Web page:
Dirty Kids: Chasing Freedom with America’s Nomads

Chris Urquhart, photos by Kitra Cahana. Greystone (PGW, U.S. dist.; UTP, Canadian dist.), $21.95 trade paper (216p) ISBN 978-1-77164-304-7
For her fascinating debut, Canadian journalist Urquhart spent three years documenting the lives of teenage runaways who traverse America as part of a freewheeling counterculture. Urquhart’s warts-and-all book vividly captures a subculture that rejects the materialist trappings of capitalist society in favor of a rootless communalism characterized by poverty and a devotion to spirituality and self-sovereignty. Urquhart began her cross-country trek at the 2009 Gathering of the Rainbow Family in New Mexico. Tens of thousands of rootless “Rainbows” have amassed at these events every July 4 since 1972 to live communally in forests and pray for world peace. Broken homes force some of the “dirty kids” into nomadism. Others, such as the punks Urquhart meets in Michigan, choose nomadism out of an anarchist, anticapitalist ethos. The nomads’ existence is no utopia. Urquhart hears women’s accounts of being sexually abused by men at Rainbow gatherings or by transients on the road. Others battle drug addiction and other mental illnesses. The rovers nonetheless seek an alternative society united by “the pursuit of sovereignty outside of established channels.” Urquhart and photographer Cahana take readers on a revealing journey outside the bounds of mainstream America. Photos. (Sept.)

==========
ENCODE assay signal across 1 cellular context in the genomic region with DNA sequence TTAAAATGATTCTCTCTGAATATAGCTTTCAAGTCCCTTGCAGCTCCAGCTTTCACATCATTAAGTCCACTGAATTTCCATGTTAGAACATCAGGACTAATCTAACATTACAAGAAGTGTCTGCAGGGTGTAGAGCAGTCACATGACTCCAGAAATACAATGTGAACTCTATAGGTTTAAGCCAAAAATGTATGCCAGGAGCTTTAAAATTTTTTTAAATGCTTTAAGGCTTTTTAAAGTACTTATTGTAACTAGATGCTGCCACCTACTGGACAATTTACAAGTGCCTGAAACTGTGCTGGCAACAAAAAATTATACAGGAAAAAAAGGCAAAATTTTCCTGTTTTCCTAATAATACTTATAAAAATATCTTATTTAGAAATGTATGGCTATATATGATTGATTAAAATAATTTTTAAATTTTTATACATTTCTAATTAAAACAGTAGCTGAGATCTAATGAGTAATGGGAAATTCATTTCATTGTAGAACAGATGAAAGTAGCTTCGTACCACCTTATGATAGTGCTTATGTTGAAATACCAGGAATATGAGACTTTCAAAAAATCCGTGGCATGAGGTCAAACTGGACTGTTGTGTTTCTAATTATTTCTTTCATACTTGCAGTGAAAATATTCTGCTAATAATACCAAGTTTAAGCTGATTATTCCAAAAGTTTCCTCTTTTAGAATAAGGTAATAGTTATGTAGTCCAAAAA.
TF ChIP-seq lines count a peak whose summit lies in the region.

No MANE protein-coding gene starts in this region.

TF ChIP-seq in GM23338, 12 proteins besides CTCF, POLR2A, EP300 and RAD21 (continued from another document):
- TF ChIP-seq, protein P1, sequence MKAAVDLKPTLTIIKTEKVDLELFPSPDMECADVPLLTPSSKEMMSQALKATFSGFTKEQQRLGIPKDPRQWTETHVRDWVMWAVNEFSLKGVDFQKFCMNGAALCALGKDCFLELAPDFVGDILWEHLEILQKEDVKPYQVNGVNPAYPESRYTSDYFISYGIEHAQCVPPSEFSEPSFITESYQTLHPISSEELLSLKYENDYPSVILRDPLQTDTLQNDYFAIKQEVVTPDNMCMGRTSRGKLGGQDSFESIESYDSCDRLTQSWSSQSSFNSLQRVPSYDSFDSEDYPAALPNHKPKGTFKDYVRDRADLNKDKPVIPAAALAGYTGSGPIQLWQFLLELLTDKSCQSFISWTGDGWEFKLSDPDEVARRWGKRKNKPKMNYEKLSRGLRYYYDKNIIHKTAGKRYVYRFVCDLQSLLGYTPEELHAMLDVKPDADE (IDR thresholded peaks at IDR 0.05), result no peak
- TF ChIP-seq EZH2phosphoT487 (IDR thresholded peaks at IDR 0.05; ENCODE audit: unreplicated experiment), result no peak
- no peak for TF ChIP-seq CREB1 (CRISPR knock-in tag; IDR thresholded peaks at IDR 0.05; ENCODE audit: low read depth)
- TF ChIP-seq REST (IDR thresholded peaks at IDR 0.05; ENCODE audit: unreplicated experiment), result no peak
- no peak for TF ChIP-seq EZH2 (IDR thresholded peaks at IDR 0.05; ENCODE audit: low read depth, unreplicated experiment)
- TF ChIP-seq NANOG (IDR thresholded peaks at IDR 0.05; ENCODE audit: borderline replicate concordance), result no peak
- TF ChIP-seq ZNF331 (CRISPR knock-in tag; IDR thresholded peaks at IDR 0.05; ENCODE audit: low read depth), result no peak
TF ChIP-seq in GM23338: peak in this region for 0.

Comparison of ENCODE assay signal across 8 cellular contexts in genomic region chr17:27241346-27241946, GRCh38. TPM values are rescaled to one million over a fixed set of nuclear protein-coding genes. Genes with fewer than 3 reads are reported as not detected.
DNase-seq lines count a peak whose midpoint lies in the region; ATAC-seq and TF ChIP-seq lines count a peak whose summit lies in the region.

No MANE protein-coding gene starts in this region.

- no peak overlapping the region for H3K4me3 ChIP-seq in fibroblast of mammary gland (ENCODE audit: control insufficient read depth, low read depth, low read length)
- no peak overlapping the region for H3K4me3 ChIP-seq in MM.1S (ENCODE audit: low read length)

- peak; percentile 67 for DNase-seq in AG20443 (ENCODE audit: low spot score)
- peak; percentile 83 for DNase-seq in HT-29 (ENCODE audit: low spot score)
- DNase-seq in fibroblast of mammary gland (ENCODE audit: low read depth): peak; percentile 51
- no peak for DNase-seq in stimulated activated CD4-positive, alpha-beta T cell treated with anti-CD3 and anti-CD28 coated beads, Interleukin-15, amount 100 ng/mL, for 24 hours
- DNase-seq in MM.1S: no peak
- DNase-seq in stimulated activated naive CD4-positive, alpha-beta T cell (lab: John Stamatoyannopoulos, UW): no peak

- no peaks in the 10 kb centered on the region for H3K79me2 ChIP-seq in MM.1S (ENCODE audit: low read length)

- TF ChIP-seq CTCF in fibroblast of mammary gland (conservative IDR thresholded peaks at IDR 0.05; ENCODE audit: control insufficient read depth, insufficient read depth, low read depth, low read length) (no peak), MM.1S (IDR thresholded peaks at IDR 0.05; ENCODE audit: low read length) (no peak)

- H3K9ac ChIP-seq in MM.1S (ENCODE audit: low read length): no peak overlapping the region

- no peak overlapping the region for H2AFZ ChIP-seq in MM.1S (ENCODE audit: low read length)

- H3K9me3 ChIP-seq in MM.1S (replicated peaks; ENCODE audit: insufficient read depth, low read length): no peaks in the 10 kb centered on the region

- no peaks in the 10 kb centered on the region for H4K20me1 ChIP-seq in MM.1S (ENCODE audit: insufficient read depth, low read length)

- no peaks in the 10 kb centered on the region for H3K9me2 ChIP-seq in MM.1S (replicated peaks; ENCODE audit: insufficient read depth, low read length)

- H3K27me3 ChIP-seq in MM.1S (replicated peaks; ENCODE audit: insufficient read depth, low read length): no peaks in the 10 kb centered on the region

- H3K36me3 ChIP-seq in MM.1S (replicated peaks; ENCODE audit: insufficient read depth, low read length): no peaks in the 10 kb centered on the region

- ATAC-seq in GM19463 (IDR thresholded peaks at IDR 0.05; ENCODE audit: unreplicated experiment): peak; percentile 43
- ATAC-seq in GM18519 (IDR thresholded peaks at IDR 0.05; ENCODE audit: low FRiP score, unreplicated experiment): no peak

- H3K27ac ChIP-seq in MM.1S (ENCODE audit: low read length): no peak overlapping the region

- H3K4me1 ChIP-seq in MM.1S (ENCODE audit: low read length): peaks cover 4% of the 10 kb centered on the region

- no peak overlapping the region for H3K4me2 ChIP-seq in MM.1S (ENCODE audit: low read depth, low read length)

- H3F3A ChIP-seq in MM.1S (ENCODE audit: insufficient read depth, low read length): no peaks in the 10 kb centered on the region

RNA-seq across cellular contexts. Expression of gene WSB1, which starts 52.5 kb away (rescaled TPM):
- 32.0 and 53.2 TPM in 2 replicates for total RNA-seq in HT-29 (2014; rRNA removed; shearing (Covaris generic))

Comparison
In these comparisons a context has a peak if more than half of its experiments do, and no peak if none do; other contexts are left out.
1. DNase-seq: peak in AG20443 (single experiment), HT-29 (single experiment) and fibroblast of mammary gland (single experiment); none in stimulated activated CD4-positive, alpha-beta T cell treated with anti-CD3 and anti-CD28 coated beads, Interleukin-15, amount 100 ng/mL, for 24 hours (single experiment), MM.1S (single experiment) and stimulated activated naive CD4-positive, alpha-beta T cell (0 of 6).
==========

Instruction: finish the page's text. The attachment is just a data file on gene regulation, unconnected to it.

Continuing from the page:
Reviewed on: 11/20/2017
Release date: 09/01/2017
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